Two studies question benefit of embolic protection devices
The use of embolic protection devices increased in interventional procedures, but the devices did not provide improved outcomes in patients with severe carotid stenosis or those requiring lower-extremity revascularizations, according to two abstracts presented at the Society for Vascular Surgery Vascular Annual Meeting.
In one study, Cassius Iyad Ochoa Chaar, MD, MS, RPVI, assistant professor of surgery at Yale University School of Medicine, and colleagues analyzed data from 10,875 lower-extremity revascularization procedures from 2010 to 2014. Researchers compared patients treated with embolic protection devices (2%) with those who did not receive a device. Embolic protection was most often used in conjunction with atherectomy (59.5%) of the femoropopliteal artery (86.8%).
Outcomes of interest included distal embolization, technical success, patency, hospital length of stay, mortality, amputation and procedure survival time.
The use of embolic protection devices increased from 1.07% to 3.51% during the study period (P < .0001).
After matching of 182 procedures with an embolic protection device with 604 without one, type of distal embolization and incidence did not differ between groups. Those treated with embolic protection devices had an increase in fluoroscopy time (P < .0001).
Patency, length of stay, technical success, mortality, amputation and procedure survival time did not differ between the device and control groups in unadjusted or multivariable analyses.
“Additional research to characterize patients who benefit from [embolic protection devices] is needed to justify their use,” Chaar and colleagues wrote.
In another abstract, Anand Dayama, MD, a surgical resident at San Joaquin General Hospital in French Camp, California, and colleagues reviewed data from 257 patients (mean age, 69 years) with asymptomatic carotid artery stenosis from 2012 to 2015. Patients were treated with carotid artery stenting alone (n = 57) or with CAS with a cerebral protection device (n = 200).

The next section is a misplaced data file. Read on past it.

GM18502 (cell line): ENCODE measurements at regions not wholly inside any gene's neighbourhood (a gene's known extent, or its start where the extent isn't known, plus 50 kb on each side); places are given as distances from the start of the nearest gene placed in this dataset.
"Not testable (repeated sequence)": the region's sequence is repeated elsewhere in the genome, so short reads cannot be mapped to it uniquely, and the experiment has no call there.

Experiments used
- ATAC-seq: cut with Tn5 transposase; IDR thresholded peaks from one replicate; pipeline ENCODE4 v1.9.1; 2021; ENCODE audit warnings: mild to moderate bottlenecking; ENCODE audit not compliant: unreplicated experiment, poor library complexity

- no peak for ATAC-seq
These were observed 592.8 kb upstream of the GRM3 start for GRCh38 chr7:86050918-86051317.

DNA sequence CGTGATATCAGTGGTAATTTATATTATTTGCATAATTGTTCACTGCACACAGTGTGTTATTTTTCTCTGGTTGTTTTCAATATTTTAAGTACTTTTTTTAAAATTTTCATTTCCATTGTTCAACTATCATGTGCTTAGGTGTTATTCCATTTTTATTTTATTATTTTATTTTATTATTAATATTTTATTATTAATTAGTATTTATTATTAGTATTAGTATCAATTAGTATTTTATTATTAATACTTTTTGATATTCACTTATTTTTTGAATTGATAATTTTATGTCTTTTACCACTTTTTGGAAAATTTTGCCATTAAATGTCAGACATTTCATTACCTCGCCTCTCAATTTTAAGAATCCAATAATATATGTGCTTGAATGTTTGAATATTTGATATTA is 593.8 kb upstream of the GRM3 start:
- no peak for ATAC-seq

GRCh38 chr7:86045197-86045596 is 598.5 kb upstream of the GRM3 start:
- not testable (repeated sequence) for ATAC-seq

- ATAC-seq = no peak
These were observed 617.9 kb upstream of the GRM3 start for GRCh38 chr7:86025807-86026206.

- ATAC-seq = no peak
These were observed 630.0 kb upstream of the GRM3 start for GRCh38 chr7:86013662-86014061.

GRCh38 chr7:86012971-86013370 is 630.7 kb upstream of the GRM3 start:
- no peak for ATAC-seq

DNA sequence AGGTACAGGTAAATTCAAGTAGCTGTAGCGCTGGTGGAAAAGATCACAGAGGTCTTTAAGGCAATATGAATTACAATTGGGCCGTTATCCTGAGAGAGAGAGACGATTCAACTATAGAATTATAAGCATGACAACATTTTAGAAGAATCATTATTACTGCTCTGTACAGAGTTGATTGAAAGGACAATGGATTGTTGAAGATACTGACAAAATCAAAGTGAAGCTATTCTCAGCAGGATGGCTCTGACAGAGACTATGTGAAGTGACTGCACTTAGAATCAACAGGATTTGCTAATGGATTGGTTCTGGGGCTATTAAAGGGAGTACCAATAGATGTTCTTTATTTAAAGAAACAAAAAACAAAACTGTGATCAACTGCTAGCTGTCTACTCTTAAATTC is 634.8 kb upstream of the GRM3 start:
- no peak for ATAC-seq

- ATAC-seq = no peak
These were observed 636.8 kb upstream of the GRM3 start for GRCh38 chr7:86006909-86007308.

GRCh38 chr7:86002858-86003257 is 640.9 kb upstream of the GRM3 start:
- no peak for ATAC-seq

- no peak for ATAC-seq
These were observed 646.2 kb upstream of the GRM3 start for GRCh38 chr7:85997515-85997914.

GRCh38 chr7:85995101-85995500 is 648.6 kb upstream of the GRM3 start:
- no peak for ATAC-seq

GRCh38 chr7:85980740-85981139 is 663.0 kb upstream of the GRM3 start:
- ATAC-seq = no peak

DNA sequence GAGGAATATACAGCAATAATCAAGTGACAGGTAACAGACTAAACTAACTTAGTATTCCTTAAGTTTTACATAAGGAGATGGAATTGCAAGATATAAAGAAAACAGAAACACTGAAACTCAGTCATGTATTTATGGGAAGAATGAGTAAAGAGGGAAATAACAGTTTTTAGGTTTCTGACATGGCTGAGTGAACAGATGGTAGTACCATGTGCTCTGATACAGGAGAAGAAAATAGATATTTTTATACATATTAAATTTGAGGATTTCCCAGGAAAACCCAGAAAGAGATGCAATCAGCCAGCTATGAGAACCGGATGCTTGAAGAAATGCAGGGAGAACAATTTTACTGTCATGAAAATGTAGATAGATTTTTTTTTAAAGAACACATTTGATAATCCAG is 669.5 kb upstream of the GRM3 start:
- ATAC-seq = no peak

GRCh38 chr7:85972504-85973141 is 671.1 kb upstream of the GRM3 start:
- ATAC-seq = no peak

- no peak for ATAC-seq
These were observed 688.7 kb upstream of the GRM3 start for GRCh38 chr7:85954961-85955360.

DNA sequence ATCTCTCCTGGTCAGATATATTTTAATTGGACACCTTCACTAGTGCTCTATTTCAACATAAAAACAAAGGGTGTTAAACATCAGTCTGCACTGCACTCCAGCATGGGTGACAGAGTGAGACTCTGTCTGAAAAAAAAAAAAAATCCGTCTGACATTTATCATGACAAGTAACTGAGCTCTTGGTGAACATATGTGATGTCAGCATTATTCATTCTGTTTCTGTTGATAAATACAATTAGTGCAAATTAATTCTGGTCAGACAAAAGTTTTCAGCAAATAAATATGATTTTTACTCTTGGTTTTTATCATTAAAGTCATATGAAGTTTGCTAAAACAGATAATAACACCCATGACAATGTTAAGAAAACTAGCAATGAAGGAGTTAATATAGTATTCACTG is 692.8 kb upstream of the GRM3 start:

Postoperative complications such as restenosis, distal embolization, transient ischemic attack, MI, stroke and 30-day mortality were compared within the two groups.
Distal embolization occurred in 3.5% of patients who received CAS alone vs. 1% of those who were treated with stenting and a cerebral protection device, although it was not statistically significant.
Rates of stroke in the CAS group (7%) did not differ significantly compared with the stenting and device group (3.5%). The stenting (1.8%) and stenting plus device groups (0.5%) did not have a significant difference for 30-day mortality.
“These data suggest that further study into the use of cerebral protection device during [CAS] is needed for asymptomatic patients with carotid stenosis,” Dayama and colleagues wrote. – by Darlene Dobkowski
Chaar CO, et al. Abstract IP287.
Dayama A, et al. Abstract IP109. Both presented at: Society for Vascular Surgery Vascular Annual Meeting; May 31-June 3, 2017; San Diego.
Disclosures: Chaar and Dayama report no relevant financial disclosures.